Best after rain : waterfall discharges and the tourist experience
Hudson, Brian (2002) Best after rain : waterfall discharges and the tourist experience. Tourism Geographies, 4(4), pp. 440-456.
Waterfalls attract tourists because they are aesthetically appealing landscape features that are not part of everyday experience. It is generally understood that falls are usually seen at their best when there is a copious flow of water, especially after heavy rain. Guidebooks often contain this observation when referring to waterfalls, sometimes warning readers that the flow may be severely reduced during dry periods. Indeed, many visitors are disappointed when they see falls at such times. Some are saddened when the discharge of a waterfall has been depleted by the abstraction of water upstream for power generation or other purposes. While, for those in search of the Sublime or merely the superlative, size is often important, small waterfalls can give great pleasure to lovers of landscape beauty. According to guidebooks, however, even these falls are usually best seen after rain. Drawing on tourist and travel literature and personal journals from the eighteenth century to the present, and with reference to examples from different parts of the world, this paper discusses the importance of discharge in the tourist experience of waterfalls.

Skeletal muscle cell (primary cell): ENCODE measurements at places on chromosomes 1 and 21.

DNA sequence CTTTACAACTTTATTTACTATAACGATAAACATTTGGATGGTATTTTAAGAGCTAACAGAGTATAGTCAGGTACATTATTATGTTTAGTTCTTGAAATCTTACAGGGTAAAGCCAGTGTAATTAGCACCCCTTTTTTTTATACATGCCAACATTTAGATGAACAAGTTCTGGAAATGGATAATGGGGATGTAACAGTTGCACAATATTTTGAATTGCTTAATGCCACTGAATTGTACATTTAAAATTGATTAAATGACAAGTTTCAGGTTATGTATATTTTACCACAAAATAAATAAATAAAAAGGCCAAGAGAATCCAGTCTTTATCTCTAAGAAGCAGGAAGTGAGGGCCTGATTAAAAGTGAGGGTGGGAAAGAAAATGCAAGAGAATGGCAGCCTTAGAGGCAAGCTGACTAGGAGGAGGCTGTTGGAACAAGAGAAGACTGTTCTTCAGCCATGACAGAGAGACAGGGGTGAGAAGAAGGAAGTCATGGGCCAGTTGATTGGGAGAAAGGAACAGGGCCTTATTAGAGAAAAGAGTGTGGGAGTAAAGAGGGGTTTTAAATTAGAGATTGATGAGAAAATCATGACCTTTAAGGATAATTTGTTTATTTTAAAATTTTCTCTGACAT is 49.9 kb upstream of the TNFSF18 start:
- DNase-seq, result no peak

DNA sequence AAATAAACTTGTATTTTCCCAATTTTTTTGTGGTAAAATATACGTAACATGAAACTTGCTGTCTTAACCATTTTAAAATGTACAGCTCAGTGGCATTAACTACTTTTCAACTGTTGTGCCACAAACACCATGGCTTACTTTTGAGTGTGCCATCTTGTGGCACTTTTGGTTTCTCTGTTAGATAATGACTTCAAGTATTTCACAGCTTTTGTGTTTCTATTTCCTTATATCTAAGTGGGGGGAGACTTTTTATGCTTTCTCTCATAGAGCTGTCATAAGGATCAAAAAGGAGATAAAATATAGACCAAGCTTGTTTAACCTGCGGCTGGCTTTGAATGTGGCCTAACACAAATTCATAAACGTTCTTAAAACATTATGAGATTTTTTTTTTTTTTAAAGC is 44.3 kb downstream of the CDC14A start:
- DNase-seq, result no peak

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|Item Type:||Journal Article|
|Keywords:||Waterfalls, Tourist attractions, Landscape aesthetics, Stream discharge|
|Subjects:||Australian and New Zealand Standard Research Classification > COMMERCE MANAGEMENT TOURISM AND SERVICES (150000) > TOURISM (150600) > Impacts of Tourism (150601)
Australian and New Zealand Standard Research Classification > EARTH SCIENCES (040000) > PHYSICAL GEOGRAPHY AND ENVIRONMENTAL GEOSCIENCE (040600)
|Divisions:||Past > QUT Faculties & Divisions > Faculty of Built Environment and Engineering|
|Copyright Owner:||Copyright 2002 Taylor & Francis Ltd|
|Deposited On:||17 Jun 2009 14:04|
|Last Modified:||09 Jun 2010 13:48|
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